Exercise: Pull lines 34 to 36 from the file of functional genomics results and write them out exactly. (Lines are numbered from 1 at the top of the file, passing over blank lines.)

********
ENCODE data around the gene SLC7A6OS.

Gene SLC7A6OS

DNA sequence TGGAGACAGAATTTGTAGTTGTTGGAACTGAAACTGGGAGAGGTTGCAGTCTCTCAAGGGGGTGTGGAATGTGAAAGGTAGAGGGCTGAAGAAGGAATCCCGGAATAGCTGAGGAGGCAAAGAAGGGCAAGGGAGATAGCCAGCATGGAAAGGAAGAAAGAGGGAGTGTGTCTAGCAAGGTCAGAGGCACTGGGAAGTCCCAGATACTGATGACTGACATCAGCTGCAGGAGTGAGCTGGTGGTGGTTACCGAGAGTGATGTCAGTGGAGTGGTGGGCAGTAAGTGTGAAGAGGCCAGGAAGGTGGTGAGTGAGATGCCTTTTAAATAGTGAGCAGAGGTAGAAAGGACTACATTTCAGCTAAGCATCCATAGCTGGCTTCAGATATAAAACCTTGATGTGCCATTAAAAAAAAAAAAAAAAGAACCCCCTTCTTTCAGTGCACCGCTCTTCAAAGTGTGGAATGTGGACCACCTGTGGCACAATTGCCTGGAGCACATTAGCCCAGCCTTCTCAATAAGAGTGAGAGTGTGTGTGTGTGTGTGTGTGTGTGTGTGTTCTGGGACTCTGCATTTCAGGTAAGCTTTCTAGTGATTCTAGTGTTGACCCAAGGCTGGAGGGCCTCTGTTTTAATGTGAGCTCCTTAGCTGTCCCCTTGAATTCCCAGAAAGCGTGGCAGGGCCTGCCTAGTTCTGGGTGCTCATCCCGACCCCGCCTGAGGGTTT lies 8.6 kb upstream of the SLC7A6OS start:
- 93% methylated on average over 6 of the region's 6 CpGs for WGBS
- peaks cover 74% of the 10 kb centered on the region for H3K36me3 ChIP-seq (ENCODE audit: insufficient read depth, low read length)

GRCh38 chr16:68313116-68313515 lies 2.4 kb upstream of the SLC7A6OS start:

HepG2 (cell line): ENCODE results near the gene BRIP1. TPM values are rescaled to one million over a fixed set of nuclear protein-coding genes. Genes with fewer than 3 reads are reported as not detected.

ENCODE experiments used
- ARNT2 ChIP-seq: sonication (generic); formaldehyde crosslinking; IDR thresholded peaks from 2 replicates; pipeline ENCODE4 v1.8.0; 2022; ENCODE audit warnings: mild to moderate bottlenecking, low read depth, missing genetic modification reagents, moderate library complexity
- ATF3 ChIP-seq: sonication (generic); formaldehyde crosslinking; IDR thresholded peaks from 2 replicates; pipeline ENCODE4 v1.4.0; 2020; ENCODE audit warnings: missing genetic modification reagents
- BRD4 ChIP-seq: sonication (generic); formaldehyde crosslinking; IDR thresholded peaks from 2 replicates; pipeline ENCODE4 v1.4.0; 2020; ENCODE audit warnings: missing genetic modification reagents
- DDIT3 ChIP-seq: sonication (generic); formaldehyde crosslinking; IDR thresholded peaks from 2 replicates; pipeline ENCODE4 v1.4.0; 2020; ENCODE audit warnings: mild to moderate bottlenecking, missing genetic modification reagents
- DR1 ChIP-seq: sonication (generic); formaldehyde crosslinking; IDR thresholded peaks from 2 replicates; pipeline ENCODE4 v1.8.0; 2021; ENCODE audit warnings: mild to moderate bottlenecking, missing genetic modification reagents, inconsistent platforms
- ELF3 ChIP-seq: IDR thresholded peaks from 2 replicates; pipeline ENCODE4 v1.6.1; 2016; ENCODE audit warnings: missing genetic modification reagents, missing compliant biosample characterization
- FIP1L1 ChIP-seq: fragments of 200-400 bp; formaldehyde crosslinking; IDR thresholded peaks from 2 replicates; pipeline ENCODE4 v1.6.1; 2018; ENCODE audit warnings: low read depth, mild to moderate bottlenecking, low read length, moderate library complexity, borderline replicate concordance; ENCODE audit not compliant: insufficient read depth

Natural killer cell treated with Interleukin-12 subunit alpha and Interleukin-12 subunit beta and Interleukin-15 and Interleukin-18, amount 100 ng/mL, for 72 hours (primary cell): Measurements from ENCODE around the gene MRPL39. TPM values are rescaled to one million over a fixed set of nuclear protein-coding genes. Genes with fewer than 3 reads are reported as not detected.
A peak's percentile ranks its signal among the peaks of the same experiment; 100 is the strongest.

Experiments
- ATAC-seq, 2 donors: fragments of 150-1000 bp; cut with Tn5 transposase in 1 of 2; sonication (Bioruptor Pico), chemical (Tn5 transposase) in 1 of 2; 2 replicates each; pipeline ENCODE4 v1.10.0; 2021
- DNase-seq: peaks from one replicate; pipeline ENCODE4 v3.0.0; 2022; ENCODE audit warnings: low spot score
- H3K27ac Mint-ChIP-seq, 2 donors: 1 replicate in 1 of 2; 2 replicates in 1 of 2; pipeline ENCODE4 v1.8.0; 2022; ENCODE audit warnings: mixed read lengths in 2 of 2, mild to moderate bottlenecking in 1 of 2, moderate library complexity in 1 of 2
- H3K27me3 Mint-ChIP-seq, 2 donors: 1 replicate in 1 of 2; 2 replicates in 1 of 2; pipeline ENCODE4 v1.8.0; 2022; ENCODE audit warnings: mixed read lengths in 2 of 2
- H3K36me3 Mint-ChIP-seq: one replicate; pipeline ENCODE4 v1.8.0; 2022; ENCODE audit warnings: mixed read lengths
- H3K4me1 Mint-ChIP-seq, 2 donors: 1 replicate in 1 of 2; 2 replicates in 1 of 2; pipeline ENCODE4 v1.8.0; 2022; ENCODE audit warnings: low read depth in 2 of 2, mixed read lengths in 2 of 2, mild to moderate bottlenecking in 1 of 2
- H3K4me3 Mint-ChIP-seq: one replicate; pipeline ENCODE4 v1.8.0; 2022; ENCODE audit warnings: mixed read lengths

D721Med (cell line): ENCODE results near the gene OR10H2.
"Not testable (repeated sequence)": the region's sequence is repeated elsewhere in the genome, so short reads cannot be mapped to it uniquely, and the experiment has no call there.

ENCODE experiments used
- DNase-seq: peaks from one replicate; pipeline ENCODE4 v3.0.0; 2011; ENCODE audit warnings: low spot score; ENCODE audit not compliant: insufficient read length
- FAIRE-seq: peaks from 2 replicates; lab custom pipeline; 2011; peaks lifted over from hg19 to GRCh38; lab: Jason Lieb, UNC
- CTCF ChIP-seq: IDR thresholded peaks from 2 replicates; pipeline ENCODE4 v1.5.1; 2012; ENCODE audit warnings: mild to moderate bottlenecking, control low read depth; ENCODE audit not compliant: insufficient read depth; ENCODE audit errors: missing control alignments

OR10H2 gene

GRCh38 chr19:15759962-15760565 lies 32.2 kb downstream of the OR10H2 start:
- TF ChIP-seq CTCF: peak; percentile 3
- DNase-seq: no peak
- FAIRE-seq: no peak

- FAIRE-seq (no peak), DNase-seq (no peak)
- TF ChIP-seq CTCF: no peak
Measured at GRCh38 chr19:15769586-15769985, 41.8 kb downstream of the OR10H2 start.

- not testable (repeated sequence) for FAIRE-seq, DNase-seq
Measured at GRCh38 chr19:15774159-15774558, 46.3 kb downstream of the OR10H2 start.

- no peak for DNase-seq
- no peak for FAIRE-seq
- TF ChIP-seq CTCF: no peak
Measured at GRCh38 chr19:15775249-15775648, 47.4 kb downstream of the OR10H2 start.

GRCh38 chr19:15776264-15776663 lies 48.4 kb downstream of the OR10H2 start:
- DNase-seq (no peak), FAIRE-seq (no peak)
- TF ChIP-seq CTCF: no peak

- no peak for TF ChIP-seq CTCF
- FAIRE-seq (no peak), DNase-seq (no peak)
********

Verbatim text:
- TF ChIP-seq CTCF: peak; percentile 3
- DNase-seq: no peak
- FAIRE-seq: no peak